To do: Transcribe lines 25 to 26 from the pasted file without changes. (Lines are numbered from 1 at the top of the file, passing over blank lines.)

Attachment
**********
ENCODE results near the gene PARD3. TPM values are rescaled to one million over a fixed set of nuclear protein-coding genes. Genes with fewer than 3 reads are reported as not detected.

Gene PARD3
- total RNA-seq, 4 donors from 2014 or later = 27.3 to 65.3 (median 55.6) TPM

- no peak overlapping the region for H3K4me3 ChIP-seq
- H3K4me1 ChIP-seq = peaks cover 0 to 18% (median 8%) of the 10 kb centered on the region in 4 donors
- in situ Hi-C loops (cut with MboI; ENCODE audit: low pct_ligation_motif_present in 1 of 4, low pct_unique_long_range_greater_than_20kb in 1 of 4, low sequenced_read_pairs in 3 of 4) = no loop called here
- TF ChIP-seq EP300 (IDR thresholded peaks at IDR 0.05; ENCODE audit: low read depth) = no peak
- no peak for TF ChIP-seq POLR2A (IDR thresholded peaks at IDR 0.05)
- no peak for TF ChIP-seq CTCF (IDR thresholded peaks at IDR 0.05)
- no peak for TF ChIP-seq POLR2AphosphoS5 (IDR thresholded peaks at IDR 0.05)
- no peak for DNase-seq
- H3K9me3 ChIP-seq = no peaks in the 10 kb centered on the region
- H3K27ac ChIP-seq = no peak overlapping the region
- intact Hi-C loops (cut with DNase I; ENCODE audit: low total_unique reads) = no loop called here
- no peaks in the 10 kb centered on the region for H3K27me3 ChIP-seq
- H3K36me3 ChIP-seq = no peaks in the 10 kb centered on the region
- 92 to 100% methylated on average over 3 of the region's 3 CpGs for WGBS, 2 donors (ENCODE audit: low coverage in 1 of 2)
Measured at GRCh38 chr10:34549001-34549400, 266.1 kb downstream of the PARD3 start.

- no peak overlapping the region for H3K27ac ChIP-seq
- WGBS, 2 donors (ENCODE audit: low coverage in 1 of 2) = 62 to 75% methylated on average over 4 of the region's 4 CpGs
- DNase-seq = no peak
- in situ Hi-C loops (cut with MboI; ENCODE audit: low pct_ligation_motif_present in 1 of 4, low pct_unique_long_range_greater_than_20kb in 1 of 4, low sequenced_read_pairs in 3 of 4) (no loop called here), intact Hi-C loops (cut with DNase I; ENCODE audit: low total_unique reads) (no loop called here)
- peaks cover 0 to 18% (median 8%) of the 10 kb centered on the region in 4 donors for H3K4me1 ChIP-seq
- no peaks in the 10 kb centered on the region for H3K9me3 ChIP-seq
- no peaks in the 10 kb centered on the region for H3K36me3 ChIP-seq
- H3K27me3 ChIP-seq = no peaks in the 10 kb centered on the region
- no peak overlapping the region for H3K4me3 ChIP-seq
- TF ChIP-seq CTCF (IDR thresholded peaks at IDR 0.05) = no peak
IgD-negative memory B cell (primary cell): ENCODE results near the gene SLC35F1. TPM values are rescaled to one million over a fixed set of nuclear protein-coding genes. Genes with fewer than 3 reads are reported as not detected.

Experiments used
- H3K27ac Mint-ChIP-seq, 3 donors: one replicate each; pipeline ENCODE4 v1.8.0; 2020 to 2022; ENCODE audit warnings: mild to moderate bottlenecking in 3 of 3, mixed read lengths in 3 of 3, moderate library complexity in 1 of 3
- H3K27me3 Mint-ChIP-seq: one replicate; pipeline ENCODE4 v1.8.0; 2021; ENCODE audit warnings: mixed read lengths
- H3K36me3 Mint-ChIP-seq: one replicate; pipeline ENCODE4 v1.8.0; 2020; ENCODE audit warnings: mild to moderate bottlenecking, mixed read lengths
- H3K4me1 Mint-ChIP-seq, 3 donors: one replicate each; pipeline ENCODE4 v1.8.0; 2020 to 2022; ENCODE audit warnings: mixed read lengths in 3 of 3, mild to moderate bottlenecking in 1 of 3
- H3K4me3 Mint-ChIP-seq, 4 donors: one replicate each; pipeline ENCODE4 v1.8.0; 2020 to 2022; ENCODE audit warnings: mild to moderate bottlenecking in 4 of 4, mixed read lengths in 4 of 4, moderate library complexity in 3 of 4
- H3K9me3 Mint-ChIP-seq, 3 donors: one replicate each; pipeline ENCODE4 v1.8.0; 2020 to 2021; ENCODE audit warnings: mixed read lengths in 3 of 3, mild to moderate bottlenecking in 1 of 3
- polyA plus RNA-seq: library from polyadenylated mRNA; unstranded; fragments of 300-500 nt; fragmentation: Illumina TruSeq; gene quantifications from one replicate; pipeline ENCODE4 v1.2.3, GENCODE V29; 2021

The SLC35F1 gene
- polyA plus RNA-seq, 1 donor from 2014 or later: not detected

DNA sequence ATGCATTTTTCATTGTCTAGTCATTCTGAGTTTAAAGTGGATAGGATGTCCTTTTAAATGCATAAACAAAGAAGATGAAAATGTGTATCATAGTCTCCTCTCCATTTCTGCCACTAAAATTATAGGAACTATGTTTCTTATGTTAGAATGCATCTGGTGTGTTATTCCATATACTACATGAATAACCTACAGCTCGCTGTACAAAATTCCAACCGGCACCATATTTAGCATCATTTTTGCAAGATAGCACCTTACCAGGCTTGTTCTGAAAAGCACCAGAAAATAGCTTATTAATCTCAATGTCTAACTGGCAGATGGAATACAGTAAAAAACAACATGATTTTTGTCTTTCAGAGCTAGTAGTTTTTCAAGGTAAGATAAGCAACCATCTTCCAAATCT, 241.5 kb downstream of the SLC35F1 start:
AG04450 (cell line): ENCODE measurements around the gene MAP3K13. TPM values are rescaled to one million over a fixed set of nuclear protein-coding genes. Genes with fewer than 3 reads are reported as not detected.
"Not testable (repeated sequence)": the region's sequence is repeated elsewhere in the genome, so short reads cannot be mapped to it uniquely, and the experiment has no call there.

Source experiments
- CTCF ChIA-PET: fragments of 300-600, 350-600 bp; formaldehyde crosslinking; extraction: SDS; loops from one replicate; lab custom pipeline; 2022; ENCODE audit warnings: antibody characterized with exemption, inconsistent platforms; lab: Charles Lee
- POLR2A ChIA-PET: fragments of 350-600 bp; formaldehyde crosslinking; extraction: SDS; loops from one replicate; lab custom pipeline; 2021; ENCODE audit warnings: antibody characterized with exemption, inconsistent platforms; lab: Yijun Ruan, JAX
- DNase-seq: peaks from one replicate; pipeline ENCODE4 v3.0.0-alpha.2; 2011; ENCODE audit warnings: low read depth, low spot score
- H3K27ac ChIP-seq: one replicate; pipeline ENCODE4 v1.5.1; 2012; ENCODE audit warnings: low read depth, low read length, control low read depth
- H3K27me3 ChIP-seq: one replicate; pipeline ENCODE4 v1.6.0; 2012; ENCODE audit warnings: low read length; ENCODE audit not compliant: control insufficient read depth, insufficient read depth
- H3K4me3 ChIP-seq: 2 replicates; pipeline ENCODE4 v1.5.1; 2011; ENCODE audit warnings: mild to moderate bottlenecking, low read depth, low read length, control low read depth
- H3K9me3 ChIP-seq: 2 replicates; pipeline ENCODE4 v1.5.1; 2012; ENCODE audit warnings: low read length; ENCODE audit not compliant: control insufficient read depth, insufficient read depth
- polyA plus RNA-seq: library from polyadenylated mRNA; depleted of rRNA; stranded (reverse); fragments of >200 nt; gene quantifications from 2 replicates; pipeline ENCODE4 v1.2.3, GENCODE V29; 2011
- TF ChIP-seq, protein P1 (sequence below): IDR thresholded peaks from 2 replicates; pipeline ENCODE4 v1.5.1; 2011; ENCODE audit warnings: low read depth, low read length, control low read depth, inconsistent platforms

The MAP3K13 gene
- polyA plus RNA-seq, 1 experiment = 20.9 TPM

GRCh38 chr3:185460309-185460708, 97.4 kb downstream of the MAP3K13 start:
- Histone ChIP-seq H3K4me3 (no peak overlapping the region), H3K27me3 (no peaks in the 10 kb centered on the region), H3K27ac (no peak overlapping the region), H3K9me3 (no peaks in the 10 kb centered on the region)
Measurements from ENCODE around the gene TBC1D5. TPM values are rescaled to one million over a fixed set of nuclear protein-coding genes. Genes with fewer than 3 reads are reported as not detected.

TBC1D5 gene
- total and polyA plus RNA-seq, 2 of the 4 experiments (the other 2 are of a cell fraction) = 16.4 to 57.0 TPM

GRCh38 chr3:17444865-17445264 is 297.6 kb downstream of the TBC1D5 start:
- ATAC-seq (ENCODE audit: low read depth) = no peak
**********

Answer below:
- no peaks in the 10 kb centered on the region for H3K36me3 ChIP-seq
- H3K27me3 ChIP-seq = no peaks in the 10 kb centered on the region